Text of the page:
In vitro transfections

Duplicates of cultured C2C12 cells (2105) were transfected using 5 μg of plasmid DNA and lipids DMRIE/DOPE (50:50). The lipid/DNA ratio was 1. Feigner, J. H., et al. J Biol Chem 269, 2550-2561 (1994). Using these conditions, the expression of reporter protein in replicate samples was highly reproducible with a coefficient of variation of less than 10%. Feigner, J. H., et al. J Biol Chem 269, 2550-2561 (1994). To compare the activities of different expression constructs, the amount of plasmid DNA used in each transfection was kept constant by adding carrier plasmid DNA (pUC19).

Direct intramuscular DNA injection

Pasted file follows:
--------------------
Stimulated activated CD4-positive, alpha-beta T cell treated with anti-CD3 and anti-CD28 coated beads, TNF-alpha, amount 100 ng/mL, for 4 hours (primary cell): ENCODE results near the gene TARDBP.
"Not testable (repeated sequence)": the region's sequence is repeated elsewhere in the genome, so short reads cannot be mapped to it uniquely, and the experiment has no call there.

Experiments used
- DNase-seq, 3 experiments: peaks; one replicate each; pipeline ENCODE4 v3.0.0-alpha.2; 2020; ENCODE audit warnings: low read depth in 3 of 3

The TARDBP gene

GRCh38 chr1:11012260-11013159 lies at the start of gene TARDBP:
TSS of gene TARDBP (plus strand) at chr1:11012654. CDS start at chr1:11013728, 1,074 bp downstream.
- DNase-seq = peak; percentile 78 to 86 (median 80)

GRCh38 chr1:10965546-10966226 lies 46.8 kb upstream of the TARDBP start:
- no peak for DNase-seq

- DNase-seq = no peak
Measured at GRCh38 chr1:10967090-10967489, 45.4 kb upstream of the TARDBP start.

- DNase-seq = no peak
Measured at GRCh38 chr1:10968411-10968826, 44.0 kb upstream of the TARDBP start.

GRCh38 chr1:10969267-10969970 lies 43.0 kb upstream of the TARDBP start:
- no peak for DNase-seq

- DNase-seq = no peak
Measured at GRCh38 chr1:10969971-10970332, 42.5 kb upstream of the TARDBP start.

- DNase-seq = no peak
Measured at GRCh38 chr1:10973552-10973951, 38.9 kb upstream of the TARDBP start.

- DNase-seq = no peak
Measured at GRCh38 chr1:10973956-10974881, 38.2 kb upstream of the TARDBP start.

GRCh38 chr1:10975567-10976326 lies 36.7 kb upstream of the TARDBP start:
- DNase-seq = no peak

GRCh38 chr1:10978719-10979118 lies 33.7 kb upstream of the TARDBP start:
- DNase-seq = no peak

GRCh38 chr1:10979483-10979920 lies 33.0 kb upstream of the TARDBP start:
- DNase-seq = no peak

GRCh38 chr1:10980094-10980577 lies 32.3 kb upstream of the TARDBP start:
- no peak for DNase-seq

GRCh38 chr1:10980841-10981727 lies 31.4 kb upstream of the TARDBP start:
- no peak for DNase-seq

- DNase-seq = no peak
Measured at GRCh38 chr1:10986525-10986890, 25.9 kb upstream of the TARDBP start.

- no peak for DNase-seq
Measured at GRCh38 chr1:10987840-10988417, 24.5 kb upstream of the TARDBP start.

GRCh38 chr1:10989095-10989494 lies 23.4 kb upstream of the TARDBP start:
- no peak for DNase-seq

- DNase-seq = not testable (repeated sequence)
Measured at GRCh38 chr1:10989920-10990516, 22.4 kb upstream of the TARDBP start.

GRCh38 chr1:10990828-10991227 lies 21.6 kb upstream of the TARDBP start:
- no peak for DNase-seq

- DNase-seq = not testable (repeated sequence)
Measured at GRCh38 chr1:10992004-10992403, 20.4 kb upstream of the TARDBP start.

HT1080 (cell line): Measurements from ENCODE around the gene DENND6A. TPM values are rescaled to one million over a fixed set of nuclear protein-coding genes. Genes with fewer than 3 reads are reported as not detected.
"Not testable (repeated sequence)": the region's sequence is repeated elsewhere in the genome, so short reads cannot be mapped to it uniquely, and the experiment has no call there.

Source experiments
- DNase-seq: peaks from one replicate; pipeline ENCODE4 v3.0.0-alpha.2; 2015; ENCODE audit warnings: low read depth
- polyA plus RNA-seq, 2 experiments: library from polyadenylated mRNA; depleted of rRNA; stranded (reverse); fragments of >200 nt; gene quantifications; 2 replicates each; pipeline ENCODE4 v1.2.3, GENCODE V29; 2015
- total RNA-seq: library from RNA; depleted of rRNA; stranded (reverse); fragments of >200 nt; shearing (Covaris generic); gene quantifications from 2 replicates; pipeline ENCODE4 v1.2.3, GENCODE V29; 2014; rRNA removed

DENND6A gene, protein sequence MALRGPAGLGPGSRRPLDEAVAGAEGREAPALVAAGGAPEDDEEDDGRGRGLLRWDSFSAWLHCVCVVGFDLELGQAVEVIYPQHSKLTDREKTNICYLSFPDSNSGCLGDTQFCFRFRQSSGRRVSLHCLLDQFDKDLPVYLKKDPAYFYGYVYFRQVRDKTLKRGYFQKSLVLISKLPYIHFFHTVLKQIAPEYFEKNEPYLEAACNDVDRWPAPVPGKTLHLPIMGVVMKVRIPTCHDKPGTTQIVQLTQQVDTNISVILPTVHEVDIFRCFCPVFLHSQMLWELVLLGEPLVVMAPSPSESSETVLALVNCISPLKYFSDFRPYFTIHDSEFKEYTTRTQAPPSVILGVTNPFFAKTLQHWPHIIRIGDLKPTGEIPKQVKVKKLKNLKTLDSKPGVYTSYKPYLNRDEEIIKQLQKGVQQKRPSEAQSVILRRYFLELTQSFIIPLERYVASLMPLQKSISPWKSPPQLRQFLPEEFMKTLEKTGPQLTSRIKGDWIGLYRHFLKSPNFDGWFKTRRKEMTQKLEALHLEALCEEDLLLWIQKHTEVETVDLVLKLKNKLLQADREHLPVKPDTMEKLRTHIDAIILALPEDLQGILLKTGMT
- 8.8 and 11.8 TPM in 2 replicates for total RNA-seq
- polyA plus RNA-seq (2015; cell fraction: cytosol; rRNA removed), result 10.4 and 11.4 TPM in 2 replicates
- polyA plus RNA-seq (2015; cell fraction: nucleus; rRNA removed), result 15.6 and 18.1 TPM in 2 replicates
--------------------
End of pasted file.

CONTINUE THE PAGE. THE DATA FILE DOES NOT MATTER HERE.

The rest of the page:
Plasmid DNA used for in vivo studies was purified and evaluated for contaminants. Sambrook, J., Frisch, E. F. & Maniatis, T. T Molecular Cloning: A Laboratory Manual (Cold Spring Harbor Laboratory Press, Cold Spring Harbor, N.Y., 1989); Horn, N., Meek, J., Budahazi, G. & Marquet, M. Hum Gene Ther 6, 565-573 (1995). All plasmid preparations were greater than 50% supercoiled DNA and free of detectable protein and carbohydrates. Endotoxin levels were <60 EU/μg plasmid DNA. Direct DNA injection into rectus femoris muscle was performed as previously described. Manthorpe, M., et al. Hum Gene Ther 4, 419-431 (1993). Briefly, mice were injected with a 50 μl DNA/saline solution, at room temperature, using a 25G 1/2 inch needle which was collared to limit penetration to 2 mm in muscle tissue. In animal experiments involving systemic administration of tetracycline, a slow release pellet (0.7 mg/ml/day, Innovative Research of America, Toledo, Ohio) was implanted subcutaneous in the shoulder 24 to 48 h before DNA injection. All experimental protocols using animals were conducted under the guidelines provided by the American Association for Laboratory Animal Care.